IntraLase Complications, Risks, Side Effects

SHOULD OPTOMETRISTS (ODs) BE SELLING LASIK? It was brought to our attention that "Dr." William Brand is promoting LASIK at Vision One LASIK Center on the website. "Dr." Brand is an optometrist, not a medical doctor (MD) or ophthalmologist. Having an optometrist do the work of a LASIK surgeon is a popular business model in the LASIK industry, but it is not in the patient's best interest. In our opinion, optometrists are not qualified to determine a patient's candidacy for LASIK eye surgery. Many LASIK patients have suffered severe, permanent complications due to the incompetence of an optometrist. A surgeon who delegates the LASIK consultation and pre-operative exam to an optometrist, technician, or other employee is reckless and greedy, in our opinion. We feel that optometrists should stick to doing what they were trained to do -- that is, dispensing glasses and contact lenses. Glasses and contacts are, afterall, a safer alternative to risky, irreversible LASIK eye surgery. Anyone who says that LASIK is safer than contact lenses is, frankly, drinking the LASIK-industry Kool-Aid. Besides, who in their right mind would purchase a surgery on LASIK is a serious surgery that carries serious risk to your eyesight. Don't be fooled by slick salesmen trolling for patients on Even when the surgical outcome is considered 'perfect', a patient may still suffer chronic dry eyes, diminished night vision, or face late on-set complications and other eye problems later in life as a result of LASIK.

The latest LASIK hype is the relatively new "blade-free" LASIK which uses a laser instead of a blade to cut the flap. This technology goes by many names in advertisements, such as IntraLase, femtosecond laser, all laser, bladefree, bladeless, iLASIK, and IntraLASIK. LASIK surgeons proclaim this LASIK is safer and better than the old LASIK. But as one doctor put it, "a flap is a flap, is a flap... no matter how you slice it". With the introduction of laser-created flaps, along came a whole new set of problems, and most of the old problems (like dry eyes and poor night vision) hung around...

From the article: “When we have something new, everybody is excited, everybody is up,” Dr. Maloney said, but added that new technology just replaces old complications with new complications. In such cases, he said he’s not sure if the technology has accomplishing anything. In particular, Dr. Maloney addressed comparisons to IntraLase femtosecond laser (IntraLase Corp., Irvine, Calif.). “IntraLase complications are more typically flap tears from dissection or haze following inflammation,” he said.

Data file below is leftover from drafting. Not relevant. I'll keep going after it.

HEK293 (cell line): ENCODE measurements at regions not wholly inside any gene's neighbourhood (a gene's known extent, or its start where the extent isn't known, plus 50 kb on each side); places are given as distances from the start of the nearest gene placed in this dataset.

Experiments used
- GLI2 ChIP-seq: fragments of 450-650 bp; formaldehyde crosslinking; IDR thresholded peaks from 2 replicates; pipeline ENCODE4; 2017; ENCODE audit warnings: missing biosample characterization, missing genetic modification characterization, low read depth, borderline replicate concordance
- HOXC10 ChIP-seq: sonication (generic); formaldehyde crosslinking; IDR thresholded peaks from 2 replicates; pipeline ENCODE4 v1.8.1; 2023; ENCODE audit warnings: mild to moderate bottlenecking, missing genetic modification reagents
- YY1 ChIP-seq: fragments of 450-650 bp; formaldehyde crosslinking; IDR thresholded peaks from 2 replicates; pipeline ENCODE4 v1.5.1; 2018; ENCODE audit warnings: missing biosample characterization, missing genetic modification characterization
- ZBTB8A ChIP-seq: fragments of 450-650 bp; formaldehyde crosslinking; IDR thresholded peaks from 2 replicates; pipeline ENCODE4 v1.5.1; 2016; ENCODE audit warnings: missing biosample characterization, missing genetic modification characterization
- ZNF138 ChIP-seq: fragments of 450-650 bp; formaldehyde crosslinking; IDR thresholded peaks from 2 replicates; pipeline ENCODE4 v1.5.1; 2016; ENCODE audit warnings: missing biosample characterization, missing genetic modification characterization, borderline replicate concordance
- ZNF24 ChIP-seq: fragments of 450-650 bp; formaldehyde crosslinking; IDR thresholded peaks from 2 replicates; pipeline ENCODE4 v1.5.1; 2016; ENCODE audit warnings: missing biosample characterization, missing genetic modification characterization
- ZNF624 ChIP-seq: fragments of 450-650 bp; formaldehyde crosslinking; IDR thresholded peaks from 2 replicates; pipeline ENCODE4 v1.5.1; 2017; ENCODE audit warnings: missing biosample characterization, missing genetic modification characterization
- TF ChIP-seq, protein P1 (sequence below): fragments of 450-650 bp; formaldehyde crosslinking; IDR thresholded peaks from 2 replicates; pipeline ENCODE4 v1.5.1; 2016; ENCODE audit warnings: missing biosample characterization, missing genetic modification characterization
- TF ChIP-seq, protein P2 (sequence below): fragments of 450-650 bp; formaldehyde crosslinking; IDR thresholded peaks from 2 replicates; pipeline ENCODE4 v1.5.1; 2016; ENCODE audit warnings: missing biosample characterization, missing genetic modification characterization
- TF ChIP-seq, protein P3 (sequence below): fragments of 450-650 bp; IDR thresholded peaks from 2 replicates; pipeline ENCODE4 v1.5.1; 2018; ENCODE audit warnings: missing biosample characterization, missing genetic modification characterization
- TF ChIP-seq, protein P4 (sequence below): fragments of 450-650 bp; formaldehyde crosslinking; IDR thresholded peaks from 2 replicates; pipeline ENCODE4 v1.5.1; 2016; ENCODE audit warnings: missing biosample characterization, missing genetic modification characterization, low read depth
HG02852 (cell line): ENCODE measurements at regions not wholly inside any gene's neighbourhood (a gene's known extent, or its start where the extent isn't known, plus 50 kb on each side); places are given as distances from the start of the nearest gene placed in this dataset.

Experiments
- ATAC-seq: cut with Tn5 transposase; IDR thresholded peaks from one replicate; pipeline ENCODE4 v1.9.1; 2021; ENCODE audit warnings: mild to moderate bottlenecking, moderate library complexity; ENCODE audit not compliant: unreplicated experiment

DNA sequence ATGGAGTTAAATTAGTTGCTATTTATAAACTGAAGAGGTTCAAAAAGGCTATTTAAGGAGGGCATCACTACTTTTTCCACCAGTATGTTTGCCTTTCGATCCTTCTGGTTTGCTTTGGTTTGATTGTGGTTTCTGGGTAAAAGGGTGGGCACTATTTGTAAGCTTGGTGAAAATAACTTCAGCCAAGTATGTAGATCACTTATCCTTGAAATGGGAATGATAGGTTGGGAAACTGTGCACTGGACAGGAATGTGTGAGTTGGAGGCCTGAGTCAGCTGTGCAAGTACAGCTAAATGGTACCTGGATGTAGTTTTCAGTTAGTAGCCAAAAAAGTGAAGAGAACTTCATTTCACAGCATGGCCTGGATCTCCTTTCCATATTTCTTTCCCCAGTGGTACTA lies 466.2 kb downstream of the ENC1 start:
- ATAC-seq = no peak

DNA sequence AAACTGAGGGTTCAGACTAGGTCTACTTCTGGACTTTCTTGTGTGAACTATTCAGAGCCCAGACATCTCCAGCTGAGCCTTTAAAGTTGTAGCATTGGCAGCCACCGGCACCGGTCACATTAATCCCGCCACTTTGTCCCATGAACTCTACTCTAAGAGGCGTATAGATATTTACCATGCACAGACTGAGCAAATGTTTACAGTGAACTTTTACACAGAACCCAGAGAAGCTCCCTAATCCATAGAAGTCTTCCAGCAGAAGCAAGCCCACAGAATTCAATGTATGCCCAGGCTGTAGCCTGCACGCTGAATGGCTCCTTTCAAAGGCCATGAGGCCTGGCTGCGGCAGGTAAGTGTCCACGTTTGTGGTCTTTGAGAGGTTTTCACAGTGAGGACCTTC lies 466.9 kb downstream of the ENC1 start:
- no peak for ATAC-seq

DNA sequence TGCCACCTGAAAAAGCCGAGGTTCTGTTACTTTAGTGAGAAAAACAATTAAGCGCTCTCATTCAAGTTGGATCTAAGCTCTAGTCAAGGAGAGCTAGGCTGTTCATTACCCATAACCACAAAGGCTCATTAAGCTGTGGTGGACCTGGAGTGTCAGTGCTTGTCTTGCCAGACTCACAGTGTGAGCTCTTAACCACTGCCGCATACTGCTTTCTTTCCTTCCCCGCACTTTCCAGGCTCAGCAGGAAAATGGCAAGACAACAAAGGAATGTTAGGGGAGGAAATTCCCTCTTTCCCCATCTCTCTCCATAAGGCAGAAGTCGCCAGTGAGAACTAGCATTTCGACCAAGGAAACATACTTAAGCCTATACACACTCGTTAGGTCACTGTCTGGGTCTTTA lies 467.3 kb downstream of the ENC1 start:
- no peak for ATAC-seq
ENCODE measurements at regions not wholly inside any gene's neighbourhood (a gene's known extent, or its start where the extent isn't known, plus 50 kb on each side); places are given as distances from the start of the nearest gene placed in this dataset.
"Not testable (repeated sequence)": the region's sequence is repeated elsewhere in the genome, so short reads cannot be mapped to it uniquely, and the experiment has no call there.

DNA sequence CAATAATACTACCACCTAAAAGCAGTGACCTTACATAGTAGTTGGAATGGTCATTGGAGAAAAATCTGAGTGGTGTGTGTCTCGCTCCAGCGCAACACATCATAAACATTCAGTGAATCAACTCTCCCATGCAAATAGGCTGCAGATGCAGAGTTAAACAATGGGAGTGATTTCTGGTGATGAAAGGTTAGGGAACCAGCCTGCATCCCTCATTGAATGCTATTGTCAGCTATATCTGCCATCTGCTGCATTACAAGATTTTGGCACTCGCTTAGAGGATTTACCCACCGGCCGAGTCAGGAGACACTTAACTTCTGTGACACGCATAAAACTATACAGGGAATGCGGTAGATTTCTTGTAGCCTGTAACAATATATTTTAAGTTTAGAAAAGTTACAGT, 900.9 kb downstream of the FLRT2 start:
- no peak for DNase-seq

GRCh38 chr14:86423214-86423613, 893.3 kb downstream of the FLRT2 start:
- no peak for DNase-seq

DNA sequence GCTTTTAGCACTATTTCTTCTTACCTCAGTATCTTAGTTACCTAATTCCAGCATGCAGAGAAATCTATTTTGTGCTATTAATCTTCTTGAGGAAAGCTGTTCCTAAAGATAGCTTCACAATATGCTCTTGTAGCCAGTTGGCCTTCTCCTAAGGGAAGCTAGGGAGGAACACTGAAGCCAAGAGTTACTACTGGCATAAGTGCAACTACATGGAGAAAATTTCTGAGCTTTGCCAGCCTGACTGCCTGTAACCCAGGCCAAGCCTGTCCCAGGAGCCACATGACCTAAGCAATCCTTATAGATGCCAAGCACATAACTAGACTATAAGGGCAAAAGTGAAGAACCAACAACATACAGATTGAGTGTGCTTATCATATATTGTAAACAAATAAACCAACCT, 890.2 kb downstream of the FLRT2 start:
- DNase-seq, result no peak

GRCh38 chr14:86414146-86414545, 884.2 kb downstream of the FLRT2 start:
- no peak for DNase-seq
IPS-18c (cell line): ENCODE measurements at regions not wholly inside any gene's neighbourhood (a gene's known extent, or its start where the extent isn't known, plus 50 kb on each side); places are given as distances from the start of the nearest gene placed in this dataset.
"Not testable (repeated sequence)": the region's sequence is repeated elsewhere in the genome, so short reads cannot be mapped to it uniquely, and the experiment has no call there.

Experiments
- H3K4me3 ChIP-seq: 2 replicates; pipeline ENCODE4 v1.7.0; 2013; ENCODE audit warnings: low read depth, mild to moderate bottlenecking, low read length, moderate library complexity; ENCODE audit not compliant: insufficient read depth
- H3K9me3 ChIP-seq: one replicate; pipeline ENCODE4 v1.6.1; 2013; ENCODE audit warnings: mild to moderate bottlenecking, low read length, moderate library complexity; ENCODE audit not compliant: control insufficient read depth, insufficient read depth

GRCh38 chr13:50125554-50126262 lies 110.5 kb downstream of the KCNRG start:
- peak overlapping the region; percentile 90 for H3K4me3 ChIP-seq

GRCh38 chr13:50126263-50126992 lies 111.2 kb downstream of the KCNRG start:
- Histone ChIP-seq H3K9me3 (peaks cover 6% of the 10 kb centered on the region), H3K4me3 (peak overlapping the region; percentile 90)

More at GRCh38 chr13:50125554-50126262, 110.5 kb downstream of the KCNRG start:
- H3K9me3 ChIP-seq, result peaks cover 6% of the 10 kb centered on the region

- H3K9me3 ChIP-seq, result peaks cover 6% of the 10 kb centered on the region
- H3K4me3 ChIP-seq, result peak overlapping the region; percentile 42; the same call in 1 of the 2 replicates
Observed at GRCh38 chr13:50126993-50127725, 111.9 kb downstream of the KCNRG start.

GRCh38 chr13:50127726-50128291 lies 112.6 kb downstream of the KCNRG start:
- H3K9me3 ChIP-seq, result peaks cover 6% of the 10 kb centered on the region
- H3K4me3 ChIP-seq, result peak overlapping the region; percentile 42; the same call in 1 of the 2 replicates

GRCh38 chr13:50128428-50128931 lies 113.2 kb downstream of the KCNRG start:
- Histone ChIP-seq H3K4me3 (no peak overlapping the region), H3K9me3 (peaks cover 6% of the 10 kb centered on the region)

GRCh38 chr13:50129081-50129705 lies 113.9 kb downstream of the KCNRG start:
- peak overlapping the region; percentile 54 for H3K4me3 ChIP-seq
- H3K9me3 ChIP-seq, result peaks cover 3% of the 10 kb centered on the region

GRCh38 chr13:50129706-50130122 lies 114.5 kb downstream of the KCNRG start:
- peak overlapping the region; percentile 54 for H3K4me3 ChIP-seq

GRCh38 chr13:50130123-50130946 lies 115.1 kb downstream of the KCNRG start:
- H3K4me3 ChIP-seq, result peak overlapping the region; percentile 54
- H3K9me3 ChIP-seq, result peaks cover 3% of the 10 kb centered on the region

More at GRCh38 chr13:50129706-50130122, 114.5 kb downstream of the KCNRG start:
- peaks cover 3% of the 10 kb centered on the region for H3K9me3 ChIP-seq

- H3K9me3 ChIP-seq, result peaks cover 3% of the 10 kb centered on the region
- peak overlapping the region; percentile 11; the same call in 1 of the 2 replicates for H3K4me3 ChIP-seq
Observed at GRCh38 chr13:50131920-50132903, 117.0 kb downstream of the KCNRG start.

J Cataract Refract Surg. 2008 May;34(5):713-4. Bowman's brave new world. Dupps WJ Jr.


Intrastromal femtosecond pulses create gas bubbles that coalesce in the intrastromal interface, sometimes resulting in a transient opaque bubble layer (OBL) that can temporarily interfere with excimer laser tracking and registration systems and photoablation.

In a recent study of 149 eyes treated with a 15 kHz IntraLase system, Kaiserman et al. found that thicker flaps and smaller flap diameters were more strongly associated with OBL development, which occurred in 56% of treated eyes, and that steeper and thicker corneas had larger areas of OBL.

The femtosecond laser’s photodisruption pattern can produce a mildly corrugated stromal bed that is visible postoperatively with retroillumination. On occasion, certain excimer lasers fail to track the pupillary margin after IntraLase in eyeswith dark irides.

The highly ordered pattern imposed by the femtosecond raster pattern may also have the optical effect of creating a diffraction grating responsible for a spectral effect known as rainbow glare. Radial patterns of colored lines are most notable when the patient is presented with a point source of white light. The incidence of rainbow glare has been reported to be as high as 36% in patients who are questioned directly but is lower in newer-generation IntraLase systems.

Transient light sensitivity may occur after IntraLaseassistedLASIK and can mimic the symptomsof uveitis without demonstrable intraocular inflammation.

In addition to this new array of complications, traditional flap complications have not been entirely eliminated by femtosecond lasers. Diffuse lamellar keratitis (DLK) was more common with early femtosecond lasers than with microkeratomes, particularly in the form of flap-edge DLK.

Partial flaps are still possible with lost suction, but with the significant advantage that the flap has not been lifted and a surgical delay or second femtosecond pass are tenable options.